Established by President Roosevelt in 1935 as part of the New Deal, the Federal Writers' Project (FWP) put thousands of unemployed professionals to work documenting American life during the Depression. Federal writers--many of whom would become famous, including Ralph Ellison, Nelson Algren, Saul Bellow, Zora Neale Hurston, Richard Wright, Margaret Walker, and Dorothy West--collected reams of oral histories and folklore, and produced hundreds of guides to cities and states across the country. Yet, despite both the Project's extraordinary volume of writing and its unprecedented support for writers, few critics have examined it from a literary perspective. Instead, the FWP ...


Dark Matter: Susan Howe, Muriel Rukeyser, And The Scholar's Art, Stefania Heim Feb 2015

Dark Matter: Susan Howe, Muriel Rukeyser, And The Scholar's Art, Stefania Heim

All Dissertations, Theses, and Capstone Projects

Instead of describing poetry as a set of constraints or history of practices, Muriel Rukeyser calls it "one kind of knowledge." Dark Matter heeds Rukeyser's call, theorizing a poetics of the "scholar's art," in which documentary investigation, autobiographical exploration, and formal innovation are mutual, interwoven concerns. The dissertation pairs American poets Susan Howe (b. 1937) and Muriel Rukeyser (1913-1980), reading their hybrid works not through the received categories of American poetry, or through common generic and disciplinary divisions, but using an inductive methodology that takes its lead from the poets. Understanding Howe and Rukeyser's literary experiments as ...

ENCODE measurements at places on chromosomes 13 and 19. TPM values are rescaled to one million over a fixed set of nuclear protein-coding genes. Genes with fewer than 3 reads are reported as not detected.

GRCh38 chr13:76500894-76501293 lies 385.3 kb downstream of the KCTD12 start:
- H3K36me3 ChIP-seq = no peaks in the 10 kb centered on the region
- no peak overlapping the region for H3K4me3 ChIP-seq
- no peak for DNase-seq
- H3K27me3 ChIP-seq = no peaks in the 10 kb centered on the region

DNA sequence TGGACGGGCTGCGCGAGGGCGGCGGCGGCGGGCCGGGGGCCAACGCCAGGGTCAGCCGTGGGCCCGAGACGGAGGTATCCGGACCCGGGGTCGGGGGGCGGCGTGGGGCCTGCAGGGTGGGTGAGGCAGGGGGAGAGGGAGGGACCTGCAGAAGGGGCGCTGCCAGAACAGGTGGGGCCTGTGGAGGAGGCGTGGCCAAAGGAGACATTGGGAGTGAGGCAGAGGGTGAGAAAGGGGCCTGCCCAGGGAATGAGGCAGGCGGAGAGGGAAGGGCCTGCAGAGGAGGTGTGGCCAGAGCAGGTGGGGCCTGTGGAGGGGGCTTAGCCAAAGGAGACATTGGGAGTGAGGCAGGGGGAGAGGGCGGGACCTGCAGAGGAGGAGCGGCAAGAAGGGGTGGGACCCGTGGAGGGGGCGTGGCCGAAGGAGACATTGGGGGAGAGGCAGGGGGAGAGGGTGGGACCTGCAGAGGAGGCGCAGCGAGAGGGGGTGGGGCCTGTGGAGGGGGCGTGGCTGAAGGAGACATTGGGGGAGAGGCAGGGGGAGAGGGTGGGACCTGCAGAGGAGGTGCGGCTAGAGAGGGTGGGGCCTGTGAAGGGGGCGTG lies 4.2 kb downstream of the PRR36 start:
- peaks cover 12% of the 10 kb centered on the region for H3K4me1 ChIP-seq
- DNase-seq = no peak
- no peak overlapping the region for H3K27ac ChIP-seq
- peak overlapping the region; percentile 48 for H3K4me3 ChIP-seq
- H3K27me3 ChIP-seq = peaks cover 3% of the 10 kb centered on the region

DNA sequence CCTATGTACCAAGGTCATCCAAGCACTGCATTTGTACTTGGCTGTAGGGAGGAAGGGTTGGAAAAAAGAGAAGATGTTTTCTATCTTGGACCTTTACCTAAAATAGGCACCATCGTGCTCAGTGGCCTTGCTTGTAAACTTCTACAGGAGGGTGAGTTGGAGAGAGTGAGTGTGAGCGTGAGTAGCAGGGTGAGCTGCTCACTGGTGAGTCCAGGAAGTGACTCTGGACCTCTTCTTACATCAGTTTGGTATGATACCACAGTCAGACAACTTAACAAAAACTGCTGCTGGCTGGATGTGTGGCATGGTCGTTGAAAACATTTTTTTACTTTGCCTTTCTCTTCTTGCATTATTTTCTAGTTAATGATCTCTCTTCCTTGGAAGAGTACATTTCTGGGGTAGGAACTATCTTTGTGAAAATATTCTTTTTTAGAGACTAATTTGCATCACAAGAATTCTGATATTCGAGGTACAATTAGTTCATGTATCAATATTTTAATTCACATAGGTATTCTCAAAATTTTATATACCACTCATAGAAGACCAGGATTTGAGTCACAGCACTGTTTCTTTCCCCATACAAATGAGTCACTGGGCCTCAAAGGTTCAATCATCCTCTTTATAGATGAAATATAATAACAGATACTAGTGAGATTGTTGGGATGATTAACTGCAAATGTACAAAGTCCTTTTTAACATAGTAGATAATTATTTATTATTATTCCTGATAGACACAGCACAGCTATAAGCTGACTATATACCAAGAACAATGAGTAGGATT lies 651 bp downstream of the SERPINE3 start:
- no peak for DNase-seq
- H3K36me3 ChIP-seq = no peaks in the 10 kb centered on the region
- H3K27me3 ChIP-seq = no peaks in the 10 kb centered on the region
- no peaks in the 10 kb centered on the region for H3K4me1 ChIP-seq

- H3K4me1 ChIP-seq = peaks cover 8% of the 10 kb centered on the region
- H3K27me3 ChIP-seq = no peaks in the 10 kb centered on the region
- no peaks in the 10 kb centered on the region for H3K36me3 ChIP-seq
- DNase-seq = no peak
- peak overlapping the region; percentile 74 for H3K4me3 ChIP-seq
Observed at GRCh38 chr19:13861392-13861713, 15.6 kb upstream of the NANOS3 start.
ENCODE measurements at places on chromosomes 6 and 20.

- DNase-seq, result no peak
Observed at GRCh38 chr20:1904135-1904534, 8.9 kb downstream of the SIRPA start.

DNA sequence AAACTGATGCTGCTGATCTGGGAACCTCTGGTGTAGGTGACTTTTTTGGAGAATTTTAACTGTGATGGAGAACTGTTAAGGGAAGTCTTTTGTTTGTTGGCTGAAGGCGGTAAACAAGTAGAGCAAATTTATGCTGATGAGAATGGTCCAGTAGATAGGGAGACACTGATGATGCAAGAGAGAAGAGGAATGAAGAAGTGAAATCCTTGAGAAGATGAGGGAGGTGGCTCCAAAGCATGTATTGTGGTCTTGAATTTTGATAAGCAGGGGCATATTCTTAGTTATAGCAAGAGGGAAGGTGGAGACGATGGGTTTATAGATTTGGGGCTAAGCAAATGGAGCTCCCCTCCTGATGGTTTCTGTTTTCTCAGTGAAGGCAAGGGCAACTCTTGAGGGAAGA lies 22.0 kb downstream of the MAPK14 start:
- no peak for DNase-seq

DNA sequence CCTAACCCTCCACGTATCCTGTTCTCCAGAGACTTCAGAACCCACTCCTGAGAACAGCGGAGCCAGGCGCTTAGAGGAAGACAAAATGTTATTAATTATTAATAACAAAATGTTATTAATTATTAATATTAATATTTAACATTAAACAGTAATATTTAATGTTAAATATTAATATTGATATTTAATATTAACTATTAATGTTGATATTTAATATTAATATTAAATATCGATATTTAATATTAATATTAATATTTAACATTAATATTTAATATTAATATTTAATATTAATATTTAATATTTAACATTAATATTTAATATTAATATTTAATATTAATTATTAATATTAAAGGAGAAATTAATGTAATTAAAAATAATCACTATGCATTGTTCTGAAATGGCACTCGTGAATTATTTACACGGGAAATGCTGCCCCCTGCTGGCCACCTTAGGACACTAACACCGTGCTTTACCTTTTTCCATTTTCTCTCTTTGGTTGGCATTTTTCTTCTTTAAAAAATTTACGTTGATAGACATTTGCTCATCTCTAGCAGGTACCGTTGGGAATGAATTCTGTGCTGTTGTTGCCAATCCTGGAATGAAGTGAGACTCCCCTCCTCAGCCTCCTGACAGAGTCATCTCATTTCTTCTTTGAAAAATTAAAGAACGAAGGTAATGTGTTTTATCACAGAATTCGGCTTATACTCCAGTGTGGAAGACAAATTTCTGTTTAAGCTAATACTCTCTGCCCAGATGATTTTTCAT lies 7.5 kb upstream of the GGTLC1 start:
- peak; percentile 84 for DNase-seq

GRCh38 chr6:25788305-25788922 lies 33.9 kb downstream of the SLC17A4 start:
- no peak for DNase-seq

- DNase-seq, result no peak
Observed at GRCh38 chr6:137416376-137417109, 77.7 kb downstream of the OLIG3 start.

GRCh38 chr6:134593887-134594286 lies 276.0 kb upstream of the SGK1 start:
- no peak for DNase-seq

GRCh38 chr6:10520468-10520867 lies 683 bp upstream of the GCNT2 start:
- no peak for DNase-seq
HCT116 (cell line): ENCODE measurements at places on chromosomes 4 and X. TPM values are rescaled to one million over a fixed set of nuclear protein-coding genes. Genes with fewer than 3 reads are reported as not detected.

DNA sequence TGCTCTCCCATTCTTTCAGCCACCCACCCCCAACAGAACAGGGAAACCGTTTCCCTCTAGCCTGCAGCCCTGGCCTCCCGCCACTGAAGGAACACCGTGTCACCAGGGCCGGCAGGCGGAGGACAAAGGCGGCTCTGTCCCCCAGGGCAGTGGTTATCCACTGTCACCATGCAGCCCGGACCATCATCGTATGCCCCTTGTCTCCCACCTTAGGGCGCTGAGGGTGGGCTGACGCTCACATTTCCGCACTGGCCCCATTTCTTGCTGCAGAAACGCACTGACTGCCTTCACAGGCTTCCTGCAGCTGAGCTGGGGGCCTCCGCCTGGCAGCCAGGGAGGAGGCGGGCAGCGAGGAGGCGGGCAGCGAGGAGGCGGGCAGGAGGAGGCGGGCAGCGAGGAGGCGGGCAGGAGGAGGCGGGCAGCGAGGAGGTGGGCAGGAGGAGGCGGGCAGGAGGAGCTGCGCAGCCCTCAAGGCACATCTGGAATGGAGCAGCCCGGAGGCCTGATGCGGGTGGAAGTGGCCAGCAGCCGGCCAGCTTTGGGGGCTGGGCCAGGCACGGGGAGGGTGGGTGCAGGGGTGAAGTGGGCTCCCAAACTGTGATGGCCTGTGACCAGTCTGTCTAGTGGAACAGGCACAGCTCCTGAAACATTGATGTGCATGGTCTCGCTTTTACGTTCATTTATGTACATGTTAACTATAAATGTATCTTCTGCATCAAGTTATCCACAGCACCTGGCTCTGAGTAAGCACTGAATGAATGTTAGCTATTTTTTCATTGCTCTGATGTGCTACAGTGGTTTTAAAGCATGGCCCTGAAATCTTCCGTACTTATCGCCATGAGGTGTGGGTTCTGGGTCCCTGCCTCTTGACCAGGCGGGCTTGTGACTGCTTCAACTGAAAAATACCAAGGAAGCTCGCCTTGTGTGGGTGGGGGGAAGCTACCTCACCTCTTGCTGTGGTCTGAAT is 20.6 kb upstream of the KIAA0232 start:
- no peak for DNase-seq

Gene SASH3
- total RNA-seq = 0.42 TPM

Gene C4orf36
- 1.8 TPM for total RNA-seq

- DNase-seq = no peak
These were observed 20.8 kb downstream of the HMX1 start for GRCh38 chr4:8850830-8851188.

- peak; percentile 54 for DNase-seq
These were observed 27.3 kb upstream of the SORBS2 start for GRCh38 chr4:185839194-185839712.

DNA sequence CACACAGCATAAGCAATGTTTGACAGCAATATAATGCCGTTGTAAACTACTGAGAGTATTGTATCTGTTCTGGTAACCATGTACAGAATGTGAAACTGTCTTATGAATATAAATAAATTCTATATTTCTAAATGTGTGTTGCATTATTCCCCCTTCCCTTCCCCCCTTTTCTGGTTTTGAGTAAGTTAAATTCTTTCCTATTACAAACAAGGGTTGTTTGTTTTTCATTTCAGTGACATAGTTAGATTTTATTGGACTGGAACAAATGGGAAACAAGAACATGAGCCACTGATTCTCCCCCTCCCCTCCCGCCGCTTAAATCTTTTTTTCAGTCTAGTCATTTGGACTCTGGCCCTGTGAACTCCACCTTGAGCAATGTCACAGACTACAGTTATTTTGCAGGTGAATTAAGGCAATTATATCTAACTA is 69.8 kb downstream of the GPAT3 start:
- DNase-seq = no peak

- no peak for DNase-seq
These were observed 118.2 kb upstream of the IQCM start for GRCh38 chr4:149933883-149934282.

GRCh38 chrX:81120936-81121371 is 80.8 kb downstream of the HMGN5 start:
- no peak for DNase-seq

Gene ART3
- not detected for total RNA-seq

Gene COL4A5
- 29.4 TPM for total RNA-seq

Protofeminist Women In Bronte’S Jane Eyre And Braddon’S Lady Audley’S Secret, Allison Wong Jan 2015

Protofeminist Women In Bronte’S Jane Eyre And Braddon’S Lady Audley’S Secret, Allison Wong

Dissertations and Theses

No abstract provided.


Doubling And Multiplying The Self/Story In Catherynne M. Valente's The Ice Puzzle: Readers, Writers, And The Best Of All Girls, Veronica Schanoes Jan 2015

Doubling And Multiplying The Self/Story In Catherynne M. Valente's The Ice Puzzle: Readers, Writers, And The Best Of All Girls, Veronica Schanoes

Publications and Research

Is there a difference between the doubled self and the multiplied self? Using Kelly Link’s “The Girl Detective,” a revision of “The Twelve Dancing Princesses,” and Catherynne M. Valente’s online novel The Ice Puzzle, a revision of Hans Christian Andersen’s “The Snow Queen,” I suggest that the joy taken in the multiplied self in these texts reflects the nontraditional approaches to publishing and their readers that these authors have taken.


Middle Eastern-American Literature: A Contemporary Turn In Emerson Studies, Roger Sedarat Jan 2015

Middle Eastern-American Literature: A Contemporary Turn In Emerson Studies, Roger Sedarat

Publications and Research

No abstract provided.


Why George Has To Die: Gloria Naylor’S Mama Day And The Myth Of The Goddess, Thomas R. Frosch Jan 2015

Why George Has To Die: Gloria Naylor’S Mama Day And The Myth Of The Goddess, Thomas R. Frosch

Publications and Research

No abstract provided.


Collecting To The Core: American Crime Fiction, Michael Adams Jan 2015

Collecting To The Core: American Crime Fiction, Michael Adams

Publications and Research

Overview of key secondary works analyzing American crime fiction: general works, works dealing with specific periods, works dealing with crime fiction by women and African Americans.